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Wheat Harvest Expected to Rise in 2023 as Record Prices Encourages More Sowing

High domestic pricing and restored soil moisture are projected to help farmers surpass last year's planting in 2023, but an extreme heat wave this year may reduce production.

Hiya Aneja
Farmers are even growing crops on land that has historically been used for the production of pulses and oilseeds
Farmers are even growing crops on land that has historically been used for the production of pulses and oilseeds

Increased wheat production might persuade India, the second-largest producer of grain in the world, to reconsider easing a May export ban on the main grain, brushing aside concerns about chronically high retail inflation. Farmers are growing wheat on fallow land in the west, where farmers have historically grown pulse and oilseeds, despite the fact that the wheat area has practically plateaued in the traditional grain belts of Punjab, Haryana, and Uttar Pradesh.

High domestic pricing and restored soil moisture are projected to help farmers surpass last year's planting in 2023, but an extreme heat wave this year may reduce production.

Farmers are even growing crops on land that has historically been used for the production of pulses and oilseeds.

Union Agriculture Minister, Narendra Singh Tomar recently said that a good rabi harvest is expected this year.

The area covered by rabi sowing is anticipated to increase in the coming days, according to Agriculture Minister Narendra Singh Tomar, and a bumper yield can be anticipated this year.

The price of domestic wheat has increased by 33% so far in 2022 to a record Rs 29,000 ($355.19) per tonne, which is significantly higher than the government-set procurement price of Rs 21,250.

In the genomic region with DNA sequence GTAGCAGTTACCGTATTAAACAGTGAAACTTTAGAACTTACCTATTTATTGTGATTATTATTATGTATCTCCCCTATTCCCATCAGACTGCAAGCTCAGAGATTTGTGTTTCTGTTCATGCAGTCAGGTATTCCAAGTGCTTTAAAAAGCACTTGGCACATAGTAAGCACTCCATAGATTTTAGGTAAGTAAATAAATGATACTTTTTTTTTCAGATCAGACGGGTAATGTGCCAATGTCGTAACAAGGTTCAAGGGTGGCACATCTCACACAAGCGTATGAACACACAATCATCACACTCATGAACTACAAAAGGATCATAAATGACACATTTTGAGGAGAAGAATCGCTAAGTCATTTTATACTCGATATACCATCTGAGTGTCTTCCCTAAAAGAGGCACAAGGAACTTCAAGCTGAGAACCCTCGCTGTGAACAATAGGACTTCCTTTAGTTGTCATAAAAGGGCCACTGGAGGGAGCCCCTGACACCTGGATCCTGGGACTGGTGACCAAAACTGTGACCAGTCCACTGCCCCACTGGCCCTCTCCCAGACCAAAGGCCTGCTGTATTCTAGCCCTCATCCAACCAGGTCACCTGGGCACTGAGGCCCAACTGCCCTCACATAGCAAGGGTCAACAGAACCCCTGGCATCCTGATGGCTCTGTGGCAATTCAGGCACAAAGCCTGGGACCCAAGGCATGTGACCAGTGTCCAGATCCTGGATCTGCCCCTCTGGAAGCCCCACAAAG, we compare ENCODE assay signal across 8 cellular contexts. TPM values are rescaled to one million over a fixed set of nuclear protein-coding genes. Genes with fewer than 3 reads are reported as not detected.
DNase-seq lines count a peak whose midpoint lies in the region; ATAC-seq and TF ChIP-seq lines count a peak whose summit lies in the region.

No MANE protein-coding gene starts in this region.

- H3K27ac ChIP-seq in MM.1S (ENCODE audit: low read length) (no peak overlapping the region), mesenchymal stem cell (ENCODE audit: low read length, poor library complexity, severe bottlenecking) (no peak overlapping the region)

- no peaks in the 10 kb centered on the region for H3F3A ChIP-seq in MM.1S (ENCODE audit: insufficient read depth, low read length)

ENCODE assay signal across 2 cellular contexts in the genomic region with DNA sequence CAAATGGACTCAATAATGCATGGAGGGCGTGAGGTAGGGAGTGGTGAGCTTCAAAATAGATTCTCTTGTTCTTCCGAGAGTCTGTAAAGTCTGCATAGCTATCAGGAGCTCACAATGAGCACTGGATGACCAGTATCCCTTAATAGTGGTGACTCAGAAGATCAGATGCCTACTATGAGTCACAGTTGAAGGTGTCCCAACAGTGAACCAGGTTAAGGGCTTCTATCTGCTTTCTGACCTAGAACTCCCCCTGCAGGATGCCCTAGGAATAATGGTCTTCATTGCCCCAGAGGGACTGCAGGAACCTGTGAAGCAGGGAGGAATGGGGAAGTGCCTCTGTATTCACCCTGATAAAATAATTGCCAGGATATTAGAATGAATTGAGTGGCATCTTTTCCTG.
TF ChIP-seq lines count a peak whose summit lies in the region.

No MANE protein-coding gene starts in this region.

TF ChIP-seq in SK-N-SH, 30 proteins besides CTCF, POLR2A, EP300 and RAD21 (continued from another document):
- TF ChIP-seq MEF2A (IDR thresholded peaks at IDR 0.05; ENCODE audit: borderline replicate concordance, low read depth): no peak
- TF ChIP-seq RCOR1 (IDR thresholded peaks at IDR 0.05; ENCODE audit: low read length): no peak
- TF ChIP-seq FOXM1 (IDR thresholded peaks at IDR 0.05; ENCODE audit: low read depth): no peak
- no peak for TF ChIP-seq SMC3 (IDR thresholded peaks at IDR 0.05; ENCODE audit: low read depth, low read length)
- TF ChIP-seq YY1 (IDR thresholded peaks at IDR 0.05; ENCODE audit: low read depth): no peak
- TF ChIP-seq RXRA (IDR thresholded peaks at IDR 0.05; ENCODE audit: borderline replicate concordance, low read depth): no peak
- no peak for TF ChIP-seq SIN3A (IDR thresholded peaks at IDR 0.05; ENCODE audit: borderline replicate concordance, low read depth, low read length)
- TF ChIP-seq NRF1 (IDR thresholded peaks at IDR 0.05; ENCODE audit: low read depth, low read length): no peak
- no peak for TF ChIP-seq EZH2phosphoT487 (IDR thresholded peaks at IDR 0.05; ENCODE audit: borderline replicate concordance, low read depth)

Despite the ban on exports, wheat prices are on the rise, suggesting a much larger decline in this year's output.

While exports increased to make up for the global shortfall brought on by Russia's invasion of Ukraine; India, the second-largest consumer of wheat in the world, barred the export of the grain after a rapid, abrupt rise in temperatures cut production.

India only produces one crop of wheat each year, which is harvested starting in March after being planted in October and November.

According to preliminary data issued by the Ministry of Agriculture & Farmers' Welfare, farmers have planted wheat on 15.3 million hectares since the start of the current sowing season on October 1. This is an increase of about 11% from the previous year.

If reports are to be believed, many farmers in Punjab and Haryana chose to plant earlier than usual because they thought the early-sown types would be ready for harvest before the temperatures typically rise in late March and early April.

 

Notably, the wheat crop withers under hotter weather.

Reportedly, 2.9 to 3.0 million hectares of the typical 3.5 million hectares of wheat in Punjab have already been planted by the cultivators.

Farmers are also choosing superior wheat types like Lokwan and Sharbati, the premium grades that yield higher returns, to profit from higher pricing.

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